World Honey Bee Day is the third Saturday in August
World Honey Bee Day was created in 2009 by American beekeepers who petitioned the USDA to recognize a day for honey bees. World Honey Bee Day is a holiday that celebrates honey bees and the beekeepers who work to keep up with them.
Honey bees provide us with products like honey and beeswax. Honey, of course, is an alternative to other sweeteners such as sugar or Stevia. Beeswax is perfect for candles, and it has also proven to be excellent for moisturizing the skin. Another useful production of honey bees is royal jelly, which is made by worker honey bees and full of vitamins and proteins, making it useful for conditions such as asthma, insomnia, and PMS. Of course, they are also responsible for pollinating flowers and crops. So without honey bees, not only would we miss out on these nutrients and benefits, but our ecosystem would also become imbalanced.
Ways to Celebrate World Honey Bee Day
A fun way to celebrate World Honey Bee Day is by enjoying a tasty treat with honey, such as honey fruit cobbler. You can also use honey in place of sweetener for a naturally sweet cup of tea. If you’d like to see a honey bee up close but have no experience as a beekeeper, you could plant some wildflowers, or buy potted flowers from the store.
Don't Be Afraid
Many people are afraid of honey bees and their sting, but you should know a few facts about these helpful insects. While honey bee stings can be quite painful, they won’t sting unless provoked. Additionally, only female honey bees have stingers. So if you see them buzzing about, let them do their jobs and they won’t become aggravated.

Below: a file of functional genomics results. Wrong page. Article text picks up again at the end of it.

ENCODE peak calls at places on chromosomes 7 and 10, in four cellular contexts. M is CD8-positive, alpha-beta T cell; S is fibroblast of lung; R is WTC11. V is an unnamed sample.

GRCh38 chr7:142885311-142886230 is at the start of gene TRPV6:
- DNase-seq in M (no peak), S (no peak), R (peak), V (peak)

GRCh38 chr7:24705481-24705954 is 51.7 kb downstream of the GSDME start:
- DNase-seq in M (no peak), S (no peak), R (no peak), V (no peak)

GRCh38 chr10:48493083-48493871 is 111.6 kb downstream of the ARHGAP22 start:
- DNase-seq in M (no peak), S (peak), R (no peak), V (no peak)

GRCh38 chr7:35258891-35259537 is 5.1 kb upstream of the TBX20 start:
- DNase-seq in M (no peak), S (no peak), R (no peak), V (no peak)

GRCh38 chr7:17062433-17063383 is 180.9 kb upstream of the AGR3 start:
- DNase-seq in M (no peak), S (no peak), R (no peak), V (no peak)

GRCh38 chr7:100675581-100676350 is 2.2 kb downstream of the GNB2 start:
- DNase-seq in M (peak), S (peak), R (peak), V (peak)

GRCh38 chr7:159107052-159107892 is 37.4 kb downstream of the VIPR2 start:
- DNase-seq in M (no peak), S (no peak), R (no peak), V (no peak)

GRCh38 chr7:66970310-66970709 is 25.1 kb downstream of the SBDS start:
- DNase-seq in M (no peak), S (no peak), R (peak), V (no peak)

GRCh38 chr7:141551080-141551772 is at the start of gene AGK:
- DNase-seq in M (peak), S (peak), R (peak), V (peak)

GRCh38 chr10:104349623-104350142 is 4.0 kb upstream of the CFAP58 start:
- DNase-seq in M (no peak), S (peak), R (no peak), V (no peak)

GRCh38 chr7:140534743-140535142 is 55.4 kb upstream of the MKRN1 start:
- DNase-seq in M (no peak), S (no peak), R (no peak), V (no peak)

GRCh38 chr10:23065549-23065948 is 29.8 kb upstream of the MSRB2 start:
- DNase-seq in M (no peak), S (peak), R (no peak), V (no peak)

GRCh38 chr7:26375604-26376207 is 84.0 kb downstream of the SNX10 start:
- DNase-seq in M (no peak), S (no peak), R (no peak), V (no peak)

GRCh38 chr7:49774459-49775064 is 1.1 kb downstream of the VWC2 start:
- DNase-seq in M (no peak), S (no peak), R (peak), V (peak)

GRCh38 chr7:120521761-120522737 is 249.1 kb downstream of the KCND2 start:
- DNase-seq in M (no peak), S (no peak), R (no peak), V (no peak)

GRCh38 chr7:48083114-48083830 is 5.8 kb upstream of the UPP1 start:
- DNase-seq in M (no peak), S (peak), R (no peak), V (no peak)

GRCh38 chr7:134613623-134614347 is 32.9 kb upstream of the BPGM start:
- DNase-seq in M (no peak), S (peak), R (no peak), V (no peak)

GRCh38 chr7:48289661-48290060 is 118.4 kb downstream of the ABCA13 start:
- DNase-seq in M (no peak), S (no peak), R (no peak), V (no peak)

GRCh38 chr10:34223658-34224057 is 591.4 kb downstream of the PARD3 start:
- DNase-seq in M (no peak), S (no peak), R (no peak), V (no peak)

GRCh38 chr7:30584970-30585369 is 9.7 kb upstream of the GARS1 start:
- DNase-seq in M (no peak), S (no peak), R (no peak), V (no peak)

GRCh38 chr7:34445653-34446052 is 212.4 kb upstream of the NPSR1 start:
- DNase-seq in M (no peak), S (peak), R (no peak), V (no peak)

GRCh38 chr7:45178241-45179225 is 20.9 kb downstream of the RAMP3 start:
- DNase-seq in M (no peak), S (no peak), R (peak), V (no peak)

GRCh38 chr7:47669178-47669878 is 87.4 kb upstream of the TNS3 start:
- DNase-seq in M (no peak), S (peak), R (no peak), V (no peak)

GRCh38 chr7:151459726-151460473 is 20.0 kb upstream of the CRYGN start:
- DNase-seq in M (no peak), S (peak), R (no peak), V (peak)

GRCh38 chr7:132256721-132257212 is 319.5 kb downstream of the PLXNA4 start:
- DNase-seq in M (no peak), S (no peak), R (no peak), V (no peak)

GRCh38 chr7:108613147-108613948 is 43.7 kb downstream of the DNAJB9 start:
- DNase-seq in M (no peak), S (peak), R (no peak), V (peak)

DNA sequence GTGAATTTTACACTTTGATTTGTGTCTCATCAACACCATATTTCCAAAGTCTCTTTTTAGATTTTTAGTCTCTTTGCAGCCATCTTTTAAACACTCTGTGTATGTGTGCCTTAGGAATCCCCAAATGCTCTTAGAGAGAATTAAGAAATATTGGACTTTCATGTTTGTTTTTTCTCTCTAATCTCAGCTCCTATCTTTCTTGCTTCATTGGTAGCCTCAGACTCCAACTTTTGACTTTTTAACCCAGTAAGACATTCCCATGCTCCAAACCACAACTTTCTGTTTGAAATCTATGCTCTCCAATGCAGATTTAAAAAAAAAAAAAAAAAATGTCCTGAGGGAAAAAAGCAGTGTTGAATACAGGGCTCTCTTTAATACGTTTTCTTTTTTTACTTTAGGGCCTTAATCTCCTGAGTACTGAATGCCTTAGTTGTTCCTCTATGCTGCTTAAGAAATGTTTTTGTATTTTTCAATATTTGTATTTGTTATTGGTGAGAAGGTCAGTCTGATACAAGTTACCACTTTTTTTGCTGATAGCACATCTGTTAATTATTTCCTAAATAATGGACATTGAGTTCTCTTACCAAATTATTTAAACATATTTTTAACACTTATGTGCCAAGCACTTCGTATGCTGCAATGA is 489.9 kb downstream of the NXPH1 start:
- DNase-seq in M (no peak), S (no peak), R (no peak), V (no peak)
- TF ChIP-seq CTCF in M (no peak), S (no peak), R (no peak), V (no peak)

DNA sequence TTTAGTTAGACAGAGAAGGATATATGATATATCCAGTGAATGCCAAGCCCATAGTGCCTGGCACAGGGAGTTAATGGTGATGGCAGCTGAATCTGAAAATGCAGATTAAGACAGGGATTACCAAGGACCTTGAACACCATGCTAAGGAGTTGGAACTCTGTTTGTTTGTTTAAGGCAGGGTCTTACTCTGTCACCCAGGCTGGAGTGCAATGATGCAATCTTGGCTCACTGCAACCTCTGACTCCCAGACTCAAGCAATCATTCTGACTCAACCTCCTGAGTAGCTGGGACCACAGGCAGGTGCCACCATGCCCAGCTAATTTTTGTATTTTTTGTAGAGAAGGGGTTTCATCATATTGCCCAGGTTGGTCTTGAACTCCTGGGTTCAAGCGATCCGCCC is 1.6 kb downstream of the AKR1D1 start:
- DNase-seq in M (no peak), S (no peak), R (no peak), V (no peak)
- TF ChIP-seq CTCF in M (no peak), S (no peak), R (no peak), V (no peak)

Honey Bee or Bumblebee?
Honey bees are often confused with bumblebees, their more aggressive cousins. One difference is in body size and shape: honey bees are thinner and have less hair, while bumblebees are more round and fuzzy. Bumblebees are able to sting multiple times, but honey bees only have one sting. Honey bees are usually kept by beekeepers, while bumblebees live in the wild.
In recent years, researchers have been studying an alarming decrease in honey bee populations. Possible causes are the threat of Africanized honey bees and a phenomenon called colony collapse disorder, but humans have also endangered honey bees by using pesticides. Because of the crucial role honey bees have in pollinating crops, people can band together to brainstorm ways to reverse the dwindling numbers. So on World Honey Bee Day this year, remember to “bee” kind to these hard-working pollinators, because our planet would suffer without them.